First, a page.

Early Career Plenary Panel I: Regions in Recovery: The Spatial Politics of Planning for Climate Action
Friends With Benefits: The Emergence of the Amsterdam–Rotterdam–Antwerp (ARA) Polycentric Port Region (Karel van den Berghe):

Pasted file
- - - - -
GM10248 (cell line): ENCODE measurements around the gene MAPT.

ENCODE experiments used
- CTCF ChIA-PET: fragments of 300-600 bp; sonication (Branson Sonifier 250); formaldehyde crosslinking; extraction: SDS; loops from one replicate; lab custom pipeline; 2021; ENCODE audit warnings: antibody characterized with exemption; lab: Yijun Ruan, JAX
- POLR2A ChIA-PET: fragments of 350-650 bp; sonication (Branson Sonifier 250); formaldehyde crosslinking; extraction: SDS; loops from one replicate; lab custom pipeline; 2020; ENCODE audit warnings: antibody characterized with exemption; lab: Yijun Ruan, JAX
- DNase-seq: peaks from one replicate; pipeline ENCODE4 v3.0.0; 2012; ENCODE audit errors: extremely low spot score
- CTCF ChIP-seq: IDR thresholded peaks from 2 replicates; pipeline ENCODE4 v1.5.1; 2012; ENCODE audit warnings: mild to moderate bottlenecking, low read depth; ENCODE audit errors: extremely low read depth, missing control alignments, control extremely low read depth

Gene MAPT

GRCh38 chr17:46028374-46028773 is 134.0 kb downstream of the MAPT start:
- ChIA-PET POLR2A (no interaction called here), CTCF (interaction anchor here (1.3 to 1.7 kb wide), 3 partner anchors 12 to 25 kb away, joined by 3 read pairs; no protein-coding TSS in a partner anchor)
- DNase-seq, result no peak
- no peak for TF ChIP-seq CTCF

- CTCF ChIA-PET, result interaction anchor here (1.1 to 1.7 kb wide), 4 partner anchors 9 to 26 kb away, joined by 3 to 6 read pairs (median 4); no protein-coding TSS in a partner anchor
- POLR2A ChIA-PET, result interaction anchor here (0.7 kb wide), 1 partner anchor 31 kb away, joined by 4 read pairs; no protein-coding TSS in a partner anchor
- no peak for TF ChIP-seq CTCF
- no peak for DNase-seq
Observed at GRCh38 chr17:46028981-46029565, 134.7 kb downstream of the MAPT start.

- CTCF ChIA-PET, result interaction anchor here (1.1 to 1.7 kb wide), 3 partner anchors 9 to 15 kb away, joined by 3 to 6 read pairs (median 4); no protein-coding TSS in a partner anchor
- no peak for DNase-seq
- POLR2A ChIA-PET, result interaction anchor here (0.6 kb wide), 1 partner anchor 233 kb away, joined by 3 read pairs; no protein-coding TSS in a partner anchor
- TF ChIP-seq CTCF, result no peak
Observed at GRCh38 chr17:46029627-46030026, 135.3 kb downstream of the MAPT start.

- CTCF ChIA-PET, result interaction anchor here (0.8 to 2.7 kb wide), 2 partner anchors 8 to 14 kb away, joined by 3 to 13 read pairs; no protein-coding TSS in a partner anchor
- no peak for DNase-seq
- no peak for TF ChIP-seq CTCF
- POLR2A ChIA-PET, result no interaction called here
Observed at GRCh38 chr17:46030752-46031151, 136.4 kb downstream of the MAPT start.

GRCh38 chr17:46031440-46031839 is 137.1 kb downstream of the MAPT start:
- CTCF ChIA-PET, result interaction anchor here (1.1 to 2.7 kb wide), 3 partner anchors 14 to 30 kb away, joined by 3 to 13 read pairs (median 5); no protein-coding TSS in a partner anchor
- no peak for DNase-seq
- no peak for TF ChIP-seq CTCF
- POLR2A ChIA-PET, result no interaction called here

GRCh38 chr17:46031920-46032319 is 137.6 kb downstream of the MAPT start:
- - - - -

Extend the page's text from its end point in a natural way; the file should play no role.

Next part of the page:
This paper enacts a dialogue between planning literature on polycentric urban regions (PUR) and port geography literature on multi-port gateways. This helps urban studies to overcome some analytical challenges in measuring functional relations, vice versa it helps port geography to go beyond seeing ports as the prime individual agents in maritime geography, but mere as nodes within multilevel corporate networks. The main proposition is that polycentric systems are the emergent outcome of the interactions between three dimensions of polycentricity: morphological, functional and institutional. We argue that a polycentric system can only emerge when its three constituting dimensions are reciprocally coupled. If so, a polycentric system emerges as a higher level property, having the generative capacity to modify its constituents, or its dimensions. The focus is on the Dutch-Belgian Amsterdam-Rotterdam-Antwerp (“ARA”) port-industrial region: the world’s second largest concentrations of oil refining and petrochemical activity. The central question is to what extent is the ARA region a polycentric system and what explains this observed polycentricity? We focus on the ARA region, because on international commodity exchange markets, such as Nymex, the ARA contract sets the global price for oil and oil products. Particular is that the ARA contract includes the option to unload or load products in any-port in the ARA region, if for example a traffic jam occurs. The ARA contract in itself thus, hints for functional polycentricity. Methodologically, we developed a new mapping algorithm,, using AIS ship positioning data. We were able to determine out of this AIS data, a classification based on the quantity of oil they transport. The advantage of this, in comparison with urban studies wherein knowledge functional relations are studied by using proxies such as commuting data, we could ‘follow the oil’, or thus map the product space of oil. Our analyses demonstrate a high-degree of morphological and functional polycentricity with each of the constituent (firms located in) ports connected through flows and specialization in processing and trading oil (products). However, as we explain, this is not the intended result of formalized spatial planning, nor did ARA ever became a frame of reference among planning agencies. Rather it is the result of self-organization in the oil industry that has culminated in the emergence of ARA as an internationally recognized spot market, later institutionally formalized in delivery contracts (oil futures) traded on international commodity exchanges, our initial research starting point. We conclude that polycentric systems could be understood as emergent systems that obtained generative capacities, in turn influencing its different constituting dimensions. Next, although we are moving towards a post-fossil world, our insights are nonetheless relevant for ongoing and accelerating transitions, such as hydrogen, and the circular and/or biobased economy. It is most likely that these new economies will land for at least their production and logistical processing in the ARA region. To what extent it also will emerge as a functional polycentric network, is subject of future research.